Having said that I spend a not insubstantial amount of time thinking about the possibilities that technological advances are going to make possible, and I’m almost convinced that we’ll be cyborgs of some description in the not too distant future (seeing as there’s already people walking around with cochlear implants and mechanical hearts). It’s certainly difficult to not stray into effusive hyperbolic language when talking about what might be possible in the future, but it’s certainly also wise not to anyway, especially if you’re going on the public record about specific predictions and dates that those predictions will come to pass.

    Even though there’s no small measure of unsubstantiated conjecture involved, I also suspect that even though most futuristic projections will end up being entirely wrong and look like absurd naivety in hindsight, they do however play a role in terms of paving the socio-psychological way forward in terms of what actually will end up being manifested. Somehow isn’t quite as inspirational.

  4. Jesse R says:

    *here’s to the cautious ones relying on peer-reviewed empirically proven data isn’t quite as inspirational

    (evidently i suck at html)

  5. Nick Stone says:

    Not being a string theorist, I can’t comment too much on Kaku’s scientific contributions, but as a popularizer I’ve got to agree with you and Edward Clint – he leaves a lot to be desired. And I say this as a diehard science fiction fan! Part of my gripe with Kaku is presentation, as he does come off as a bit condescending. Part is unseriousness – he appears on Coast-to-Coast, for crying out loud! Mostly, though, it’s prioritization – promoting technologies that have huge popular resonance (telekenesis, teleportation, time travel, etc) but dubious prospects over lower-profile but more practical, and maybe no less paradigm-shifting, developments (advances in machine learning, quantum computing, and nuclear fusion, IMHO) is a good way to grab the spotlight, but does the public a disservice.

  6. Jim Steele says:

    So, exactly what surprises you about a string theorist being ‘giddy & incautious’?

  7. I’m not sure I see such an important distinction between “futurism” and science fiction (besides, of course, the fact that science fiction tells much more compelling stories). They’re both important, and I would even argue both might play a role in shaping scientific advancement. But Kaku’s scientific credentials gives this type of wild speculation so much undue credence that I’m not sure if it is helping anything. In fact, it is probably even hurting the public’s satisfaction with science, since they don’t yet have flying cars or live to 200, like other futurists have predicted.

  8. Brad B says:

    I’m not sure what Kaku bases his predictions on, but I know of many respectable and popular scientistic figures who are leaning more toward the “law of accelerating returns” for their futurism needs. This idea, proposed by Ray Kurzweil, is based on factual evidence and shows how nearly every trend in information tech increases expontentially. He basically extends these graphs into the future and says “Here, this is what our computational power will be like in this year.” He then goes on to make predictions based on what that computational power is capable of.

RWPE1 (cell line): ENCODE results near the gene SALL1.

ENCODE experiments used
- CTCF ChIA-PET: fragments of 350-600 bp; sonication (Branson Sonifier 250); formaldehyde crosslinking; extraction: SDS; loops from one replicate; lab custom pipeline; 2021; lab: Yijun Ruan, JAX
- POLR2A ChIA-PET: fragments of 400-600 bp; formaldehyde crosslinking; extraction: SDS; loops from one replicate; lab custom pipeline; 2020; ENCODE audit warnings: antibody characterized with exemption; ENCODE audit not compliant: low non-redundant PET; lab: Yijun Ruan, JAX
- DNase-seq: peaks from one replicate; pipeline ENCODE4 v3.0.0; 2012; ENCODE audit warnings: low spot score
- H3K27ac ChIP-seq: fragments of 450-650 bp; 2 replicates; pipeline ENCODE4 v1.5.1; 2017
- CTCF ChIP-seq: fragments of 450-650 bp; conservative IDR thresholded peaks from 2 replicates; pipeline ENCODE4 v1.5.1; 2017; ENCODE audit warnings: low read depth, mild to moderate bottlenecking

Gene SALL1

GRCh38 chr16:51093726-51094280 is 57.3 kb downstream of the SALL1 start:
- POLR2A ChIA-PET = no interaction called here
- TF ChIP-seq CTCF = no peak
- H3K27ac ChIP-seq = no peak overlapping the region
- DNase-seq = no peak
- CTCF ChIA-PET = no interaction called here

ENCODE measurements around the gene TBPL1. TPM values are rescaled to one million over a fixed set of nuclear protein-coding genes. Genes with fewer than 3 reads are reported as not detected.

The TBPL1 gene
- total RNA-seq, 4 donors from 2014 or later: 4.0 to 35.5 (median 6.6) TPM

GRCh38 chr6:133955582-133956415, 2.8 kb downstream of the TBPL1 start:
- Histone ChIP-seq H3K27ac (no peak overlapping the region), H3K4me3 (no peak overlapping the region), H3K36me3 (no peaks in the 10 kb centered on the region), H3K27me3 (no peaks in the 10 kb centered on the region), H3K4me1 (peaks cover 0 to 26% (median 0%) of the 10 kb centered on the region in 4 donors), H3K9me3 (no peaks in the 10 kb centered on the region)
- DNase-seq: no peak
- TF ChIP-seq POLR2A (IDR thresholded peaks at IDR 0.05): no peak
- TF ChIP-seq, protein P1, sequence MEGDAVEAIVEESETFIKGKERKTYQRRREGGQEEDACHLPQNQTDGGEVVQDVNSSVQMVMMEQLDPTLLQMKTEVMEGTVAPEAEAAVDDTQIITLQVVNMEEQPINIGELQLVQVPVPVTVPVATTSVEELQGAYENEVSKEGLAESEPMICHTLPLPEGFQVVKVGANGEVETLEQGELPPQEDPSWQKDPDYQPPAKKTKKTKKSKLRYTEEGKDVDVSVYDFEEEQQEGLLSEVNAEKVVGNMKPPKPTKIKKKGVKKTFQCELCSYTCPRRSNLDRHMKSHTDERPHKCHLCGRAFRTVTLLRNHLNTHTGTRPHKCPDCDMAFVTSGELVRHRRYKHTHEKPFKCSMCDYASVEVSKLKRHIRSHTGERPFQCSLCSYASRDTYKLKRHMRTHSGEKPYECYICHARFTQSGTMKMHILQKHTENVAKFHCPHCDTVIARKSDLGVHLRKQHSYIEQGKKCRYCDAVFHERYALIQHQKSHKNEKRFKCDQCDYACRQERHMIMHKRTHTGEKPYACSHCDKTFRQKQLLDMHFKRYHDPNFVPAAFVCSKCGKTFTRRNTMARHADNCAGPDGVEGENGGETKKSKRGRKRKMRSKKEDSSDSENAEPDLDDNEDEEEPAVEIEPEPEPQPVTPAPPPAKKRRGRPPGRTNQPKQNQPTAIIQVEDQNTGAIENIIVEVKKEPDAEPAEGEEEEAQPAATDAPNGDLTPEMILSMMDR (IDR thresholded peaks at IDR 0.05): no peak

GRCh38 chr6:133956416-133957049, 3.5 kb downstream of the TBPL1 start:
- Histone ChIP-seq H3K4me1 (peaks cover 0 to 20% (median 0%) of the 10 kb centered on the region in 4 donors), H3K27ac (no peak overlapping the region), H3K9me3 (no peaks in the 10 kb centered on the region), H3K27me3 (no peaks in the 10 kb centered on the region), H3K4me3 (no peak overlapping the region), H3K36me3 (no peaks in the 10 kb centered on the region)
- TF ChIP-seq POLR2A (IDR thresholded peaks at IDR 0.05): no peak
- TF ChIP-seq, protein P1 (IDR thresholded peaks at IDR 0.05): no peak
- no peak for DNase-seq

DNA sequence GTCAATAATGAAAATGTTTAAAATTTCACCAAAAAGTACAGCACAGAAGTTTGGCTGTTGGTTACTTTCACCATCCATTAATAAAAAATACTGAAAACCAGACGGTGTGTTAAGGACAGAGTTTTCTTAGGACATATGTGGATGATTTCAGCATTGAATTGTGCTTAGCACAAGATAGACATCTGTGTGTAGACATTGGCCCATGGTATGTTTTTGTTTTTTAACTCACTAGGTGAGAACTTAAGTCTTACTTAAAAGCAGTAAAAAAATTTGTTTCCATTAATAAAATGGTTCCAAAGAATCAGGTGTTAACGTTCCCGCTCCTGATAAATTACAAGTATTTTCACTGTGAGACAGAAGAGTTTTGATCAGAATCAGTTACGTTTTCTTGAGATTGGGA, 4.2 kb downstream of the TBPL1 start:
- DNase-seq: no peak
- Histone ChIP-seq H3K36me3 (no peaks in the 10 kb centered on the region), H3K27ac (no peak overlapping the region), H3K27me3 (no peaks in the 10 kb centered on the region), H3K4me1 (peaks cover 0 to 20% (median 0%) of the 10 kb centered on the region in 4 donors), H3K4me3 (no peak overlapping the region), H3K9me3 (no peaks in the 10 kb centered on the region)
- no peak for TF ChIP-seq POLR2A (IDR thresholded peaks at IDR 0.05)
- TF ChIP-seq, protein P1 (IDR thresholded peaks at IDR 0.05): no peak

9. David Schreier says:

    Have not read him other a few articles in magazines etc, but whether he is a bit giddy or not, he is on the right path and understands that its not a matter of us becoming holy gods and such. He is simply bringing gods down to the level of people, (maybe a notch higher?), and that can only be a good thing.

    Gods, ‘living things’ , machines, just variations on a pervasive theme in our world which has no objects, but the appearance of objects, no movement, but the appearance of movement, and no time, just the appearance of it,. As predicted by many philosophers long, long before the 20th century.

  10. Grognor says:

    Ordinarily, I would just ignore awful presentations like this. But one of Kaku’s claims skips fanciful and leaps straight to dangerous: his claim that we would have “plenty of warning” before AI becomes powerful enough to take over the world.

    There is a lot of debate about that, far too much to summarize in a simple blog post comment, but there is almost certainly a danger of a recursively self-improving AI becoming powerful enough to turn the world into paper clips in a matter of days or weeks.

    Here’s a list of postings of one such debate: http://wiki.lesswrong.com/wiki/The_Hanson-Yudkowsky_AI-Foom_Debate

    People like Michio Kaku shouldn’t be making predictions about how safe we’ll be when it’s not nearly so certain. It seems to me he never even gave it a second thought.